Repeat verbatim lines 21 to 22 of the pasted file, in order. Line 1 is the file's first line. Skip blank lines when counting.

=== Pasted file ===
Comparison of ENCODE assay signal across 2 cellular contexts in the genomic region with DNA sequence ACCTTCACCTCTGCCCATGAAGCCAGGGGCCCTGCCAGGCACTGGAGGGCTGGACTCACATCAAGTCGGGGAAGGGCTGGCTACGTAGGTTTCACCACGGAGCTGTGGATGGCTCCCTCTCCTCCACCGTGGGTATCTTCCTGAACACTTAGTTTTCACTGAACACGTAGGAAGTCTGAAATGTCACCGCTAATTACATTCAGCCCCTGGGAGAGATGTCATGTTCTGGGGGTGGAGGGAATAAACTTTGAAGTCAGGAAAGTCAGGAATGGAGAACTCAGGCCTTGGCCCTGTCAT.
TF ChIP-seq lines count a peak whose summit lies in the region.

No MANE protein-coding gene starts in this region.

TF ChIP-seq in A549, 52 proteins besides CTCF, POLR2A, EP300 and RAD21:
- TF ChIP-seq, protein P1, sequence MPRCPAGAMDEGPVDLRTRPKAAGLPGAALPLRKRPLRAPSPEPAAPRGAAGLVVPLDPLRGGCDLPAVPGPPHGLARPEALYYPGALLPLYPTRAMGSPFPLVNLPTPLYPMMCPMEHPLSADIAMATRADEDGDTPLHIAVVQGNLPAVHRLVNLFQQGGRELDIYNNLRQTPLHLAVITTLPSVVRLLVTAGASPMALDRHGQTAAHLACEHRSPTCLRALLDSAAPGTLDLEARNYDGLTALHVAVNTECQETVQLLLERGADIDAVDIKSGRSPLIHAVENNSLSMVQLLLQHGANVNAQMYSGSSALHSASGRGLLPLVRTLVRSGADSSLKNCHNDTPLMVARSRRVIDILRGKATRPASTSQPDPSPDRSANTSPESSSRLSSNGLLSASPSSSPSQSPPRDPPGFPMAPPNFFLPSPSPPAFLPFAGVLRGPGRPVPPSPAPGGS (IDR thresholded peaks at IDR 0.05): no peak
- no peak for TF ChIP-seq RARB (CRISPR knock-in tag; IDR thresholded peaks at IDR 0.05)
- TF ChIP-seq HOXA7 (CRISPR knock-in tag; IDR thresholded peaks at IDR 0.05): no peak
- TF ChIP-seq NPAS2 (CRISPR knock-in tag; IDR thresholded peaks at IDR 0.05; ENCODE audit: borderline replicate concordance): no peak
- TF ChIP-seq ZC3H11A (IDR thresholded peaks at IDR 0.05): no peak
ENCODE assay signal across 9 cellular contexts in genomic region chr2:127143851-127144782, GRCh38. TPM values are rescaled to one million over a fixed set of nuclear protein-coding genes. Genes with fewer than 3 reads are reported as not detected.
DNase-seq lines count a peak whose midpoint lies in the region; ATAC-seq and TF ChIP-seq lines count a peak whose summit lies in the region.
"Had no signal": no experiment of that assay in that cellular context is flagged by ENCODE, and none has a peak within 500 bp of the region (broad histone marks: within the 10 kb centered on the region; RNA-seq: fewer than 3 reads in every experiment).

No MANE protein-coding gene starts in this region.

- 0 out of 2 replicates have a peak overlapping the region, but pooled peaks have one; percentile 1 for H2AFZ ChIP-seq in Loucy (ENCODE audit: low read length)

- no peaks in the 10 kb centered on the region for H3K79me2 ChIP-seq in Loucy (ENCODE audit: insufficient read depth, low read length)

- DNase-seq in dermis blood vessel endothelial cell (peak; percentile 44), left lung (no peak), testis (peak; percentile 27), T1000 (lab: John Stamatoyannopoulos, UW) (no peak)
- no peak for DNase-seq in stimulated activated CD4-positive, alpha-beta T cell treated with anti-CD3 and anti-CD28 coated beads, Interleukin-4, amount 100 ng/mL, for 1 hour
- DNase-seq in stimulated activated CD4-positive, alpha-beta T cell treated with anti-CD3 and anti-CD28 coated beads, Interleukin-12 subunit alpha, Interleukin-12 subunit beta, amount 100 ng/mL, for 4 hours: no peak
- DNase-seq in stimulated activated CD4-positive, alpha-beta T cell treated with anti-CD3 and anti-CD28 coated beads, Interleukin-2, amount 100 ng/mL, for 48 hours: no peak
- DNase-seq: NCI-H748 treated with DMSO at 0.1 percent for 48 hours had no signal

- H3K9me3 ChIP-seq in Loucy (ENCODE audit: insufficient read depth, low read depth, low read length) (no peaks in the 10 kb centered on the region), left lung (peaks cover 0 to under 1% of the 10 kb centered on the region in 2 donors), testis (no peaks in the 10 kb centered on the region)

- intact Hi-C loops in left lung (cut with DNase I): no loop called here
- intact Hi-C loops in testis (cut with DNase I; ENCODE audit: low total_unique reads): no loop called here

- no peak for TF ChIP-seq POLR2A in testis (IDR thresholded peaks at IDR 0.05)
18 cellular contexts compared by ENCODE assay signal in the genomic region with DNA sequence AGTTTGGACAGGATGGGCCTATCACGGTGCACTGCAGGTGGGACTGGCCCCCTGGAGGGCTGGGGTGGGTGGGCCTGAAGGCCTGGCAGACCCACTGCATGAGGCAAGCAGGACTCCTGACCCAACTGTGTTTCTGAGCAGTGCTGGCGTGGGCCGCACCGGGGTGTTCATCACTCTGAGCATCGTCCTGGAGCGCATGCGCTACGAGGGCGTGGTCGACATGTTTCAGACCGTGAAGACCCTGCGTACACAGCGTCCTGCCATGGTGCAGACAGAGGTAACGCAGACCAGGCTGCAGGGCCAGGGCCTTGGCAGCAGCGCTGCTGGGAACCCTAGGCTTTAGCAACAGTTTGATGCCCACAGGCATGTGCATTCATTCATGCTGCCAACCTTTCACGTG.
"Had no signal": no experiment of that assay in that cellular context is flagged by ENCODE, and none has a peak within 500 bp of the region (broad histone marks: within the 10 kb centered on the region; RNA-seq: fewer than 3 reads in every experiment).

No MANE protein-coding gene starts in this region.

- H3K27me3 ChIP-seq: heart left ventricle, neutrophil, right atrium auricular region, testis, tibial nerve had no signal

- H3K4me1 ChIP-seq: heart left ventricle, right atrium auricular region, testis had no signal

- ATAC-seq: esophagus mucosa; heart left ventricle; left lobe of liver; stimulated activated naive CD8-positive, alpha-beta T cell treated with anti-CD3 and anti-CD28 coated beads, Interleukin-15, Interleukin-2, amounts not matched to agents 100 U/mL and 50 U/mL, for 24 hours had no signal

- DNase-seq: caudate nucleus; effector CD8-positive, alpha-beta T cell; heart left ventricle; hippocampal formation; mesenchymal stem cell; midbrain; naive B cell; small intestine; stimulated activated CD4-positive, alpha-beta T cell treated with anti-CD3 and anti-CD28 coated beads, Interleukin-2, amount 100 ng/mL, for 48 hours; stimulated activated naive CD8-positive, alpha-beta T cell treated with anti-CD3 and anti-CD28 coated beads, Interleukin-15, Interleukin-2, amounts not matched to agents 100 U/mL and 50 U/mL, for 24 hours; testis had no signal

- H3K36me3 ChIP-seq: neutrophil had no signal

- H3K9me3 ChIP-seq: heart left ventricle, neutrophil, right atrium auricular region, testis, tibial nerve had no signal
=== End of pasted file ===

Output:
- H3K9me3 ChIP-seq in Loucy (ENCODE audit: insufficient read depth, low read depth, low read length) (no peaks in the 10 kb centered on the region), left lung (peaks cover 0 to under 1% of the 10 kb centered on the region in 2 donors), testis (no peaks in the 10 kb centered on the region)

- intact Hi-C loops in left lung (cut with DNase I): no loop called here